Tuesday, March 3, 2009

Urban Chickens and the NAIS: just say no

There's a proposal afoot at the USDA, the National Animal Identification System (NAIS), that would require all animals be fitted with tracking IDs under the guise of disease control. This proposal, if passed, would mean each of our urban chickens would need to be tagged and registered with the USDA.

And not just our chickens, but any chickens, which means the cost of pastured eggs and organic locally-grown meats at our local farmer's markets would go up, too.

Just another case where our urban chickens getting categorized as "livestock" isn't helping us.

According to the Farm and Ranch Freedom Alliance, here are the three implementation stages of NAIS that are mandatory if the proposal would be successful (italics are mine):
1. Premises registration: Every person who owns any livestock animal would have to register the premises where the livestock is held within the state. Livestock animals include cattle (beef and dairy), hogs, sheep and goats, chickens and other poultry, horses, bison, deer, elk, alpacas, llamas and others.

2. Animal identification: There will be two levels of animal identification: individual animal and group or lot identification. Most animals in the program would need to be individually identified with a unique 15-digit number. Animals would either be implanted with a microchip or tagged with a radio frequency device, or otherwise physically identified. The tag will have to bear the entire 15-digit number, with the number easily read. For at least some species, radio-frequency identification devices would be required.

Group or lot identification could only be used where groups of animals are managed together from birth to death and not commingled with other animals. In practice, only large confinement producers of poultry and swine would be able to avail themselves of this exception to the individual tagging rule. If animals do not meet the requirements for group identification, they will have to be individually identified.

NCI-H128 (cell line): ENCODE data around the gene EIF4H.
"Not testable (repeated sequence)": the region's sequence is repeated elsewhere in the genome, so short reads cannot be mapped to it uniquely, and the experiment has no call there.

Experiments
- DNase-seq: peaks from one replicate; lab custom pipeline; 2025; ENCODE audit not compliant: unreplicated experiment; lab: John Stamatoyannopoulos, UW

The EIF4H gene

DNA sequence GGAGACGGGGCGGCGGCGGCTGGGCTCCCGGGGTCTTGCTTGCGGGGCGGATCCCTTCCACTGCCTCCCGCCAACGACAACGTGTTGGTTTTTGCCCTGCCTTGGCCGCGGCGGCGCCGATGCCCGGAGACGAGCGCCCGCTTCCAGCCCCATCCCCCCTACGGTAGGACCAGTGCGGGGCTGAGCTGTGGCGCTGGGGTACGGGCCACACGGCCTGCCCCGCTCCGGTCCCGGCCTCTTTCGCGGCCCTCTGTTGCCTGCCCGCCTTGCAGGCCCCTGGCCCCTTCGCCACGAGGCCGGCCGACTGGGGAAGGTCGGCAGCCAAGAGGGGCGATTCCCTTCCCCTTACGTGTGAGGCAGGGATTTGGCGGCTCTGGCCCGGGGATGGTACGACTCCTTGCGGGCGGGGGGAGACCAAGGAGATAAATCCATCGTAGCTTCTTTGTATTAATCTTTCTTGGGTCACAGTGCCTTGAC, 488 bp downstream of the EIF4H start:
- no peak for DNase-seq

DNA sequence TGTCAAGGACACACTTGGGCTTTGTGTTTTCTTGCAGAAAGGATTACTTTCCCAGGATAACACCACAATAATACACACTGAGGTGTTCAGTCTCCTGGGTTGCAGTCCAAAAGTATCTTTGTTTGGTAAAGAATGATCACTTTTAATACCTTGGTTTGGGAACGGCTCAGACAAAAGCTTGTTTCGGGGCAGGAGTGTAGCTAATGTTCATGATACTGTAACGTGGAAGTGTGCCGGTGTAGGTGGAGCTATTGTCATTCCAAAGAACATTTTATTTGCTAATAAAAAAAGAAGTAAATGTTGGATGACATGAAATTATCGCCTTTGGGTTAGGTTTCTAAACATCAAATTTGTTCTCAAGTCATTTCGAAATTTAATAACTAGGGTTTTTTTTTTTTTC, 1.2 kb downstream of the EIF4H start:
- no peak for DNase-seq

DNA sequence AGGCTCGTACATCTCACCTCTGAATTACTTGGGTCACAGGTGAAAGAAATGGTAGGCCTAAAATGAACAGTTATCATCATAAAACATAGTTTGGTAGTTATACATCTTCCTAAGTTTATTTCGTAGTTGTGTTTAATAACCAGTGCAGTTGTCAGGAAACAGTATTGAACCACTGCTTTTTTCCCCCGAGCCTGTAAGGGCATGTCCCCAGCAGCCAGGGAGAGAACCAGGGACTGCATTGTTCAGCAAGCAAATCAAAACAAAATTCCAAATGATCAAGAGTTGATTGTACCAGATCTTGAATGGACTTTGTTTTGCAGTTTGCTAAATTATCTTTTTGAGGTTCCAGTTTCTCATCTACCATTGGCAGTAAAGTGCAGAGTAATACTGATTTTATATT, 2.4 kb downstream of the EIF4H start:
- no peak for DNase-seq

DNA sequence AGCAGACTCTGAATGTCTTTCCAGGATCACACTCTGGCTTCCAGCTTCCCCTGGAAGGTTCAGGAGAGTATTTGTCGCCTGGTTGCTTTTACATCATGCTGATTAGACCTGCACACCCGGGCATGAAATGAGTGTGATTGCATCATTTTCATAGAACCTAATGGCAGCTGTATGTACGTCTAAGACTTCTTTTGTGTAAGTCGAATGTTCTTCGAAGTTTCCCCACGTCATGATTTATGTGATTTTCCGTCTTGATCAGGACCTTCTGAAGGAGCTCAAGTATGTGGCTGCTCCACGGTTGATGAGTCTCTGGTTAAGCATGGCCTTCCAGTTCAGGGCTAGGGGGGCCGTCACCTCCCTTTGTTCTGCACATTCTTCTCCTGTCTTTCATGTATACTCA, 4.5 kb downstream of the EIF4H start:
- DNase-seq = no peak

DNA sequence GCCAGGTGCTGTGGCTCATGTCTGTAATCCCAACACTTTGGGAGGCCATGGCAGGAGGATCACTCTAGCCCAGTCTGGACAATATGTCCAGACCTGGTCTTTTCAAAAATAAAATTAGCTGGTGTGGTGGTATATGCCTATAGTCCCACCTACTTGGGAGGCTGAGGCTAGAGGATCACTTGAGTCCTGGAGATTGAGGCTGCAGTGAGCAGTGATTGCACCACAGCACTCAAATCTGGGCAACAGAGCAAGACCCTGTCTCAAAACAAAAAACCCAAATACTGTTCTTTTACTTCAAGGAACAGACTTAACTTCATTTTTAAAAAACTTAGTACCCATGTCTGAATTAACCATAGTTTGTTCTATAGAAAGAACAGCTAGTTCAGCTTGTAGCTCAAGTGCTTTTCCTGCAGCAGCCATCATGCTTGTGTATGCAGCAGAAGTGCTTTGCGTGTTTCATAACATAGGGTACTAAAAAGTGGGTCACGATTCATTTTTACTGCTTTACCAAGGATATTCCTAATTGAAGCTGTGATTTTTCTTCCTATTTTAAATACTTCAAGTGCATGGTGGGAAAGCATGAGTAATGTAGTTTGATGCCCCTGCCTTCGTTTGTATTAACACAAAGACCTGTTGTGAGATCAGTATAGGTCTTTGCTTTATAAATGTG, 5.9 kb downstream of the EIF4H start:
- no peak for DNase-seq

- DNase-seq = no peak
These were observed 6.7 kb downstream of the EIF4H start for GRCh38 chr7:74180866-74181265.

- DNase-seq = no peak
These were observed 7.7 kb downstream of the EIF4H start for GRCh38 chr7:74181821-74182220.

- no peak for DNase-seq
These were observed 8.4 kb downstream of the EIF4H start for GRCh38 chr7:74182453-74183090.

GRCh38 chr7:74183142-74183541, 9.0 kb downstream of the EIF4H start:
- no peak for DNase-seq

3. Animal tracking: Every time a tag is applied, a tag is lost or an animal needs to be re-tagged, an animal is killed or dies, or an animal is missing, the event would have to be reported to the government within 24 hours. “Commingling events” will have to be reported, including both public and private sales, regional shows and exhibitions.
So, if the NAIS is passed, we'll have to get tags/RFID chips for each of our urban chickens and report to the government if we take our chickens anywhere but our own backyards.

Wow. While the intent of the NAIS is noble romantic (disease tracking and "protection against bio-terrorism"), the implementation seems a bit intrusive/awkward if you ask me. ("No Fly List" anyone? see parallel issues/concerns raised in the Identity Cards discussion)

If, like me, you want to do something about this, please visit the Organic Consumers Association action page and send your Congresscritter an email before March 16, 2009.

More information on the NAIS can be found here:
Tip of the hat to Bad Wolf for bringing this issue to my (our) attention.

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Bad Wolf said...

Been meaning to say, "GREAT WRITE-UP!"

Seriously. Good Job. Thanks for putting this together. :)

Unknown said...

Hey Bad Wolf, thanks for the lead on the subject matter! really appreciate you being my muse on this stuff.

Drop me an email when you get a chance in case I have questions about your stuff? Thanks!


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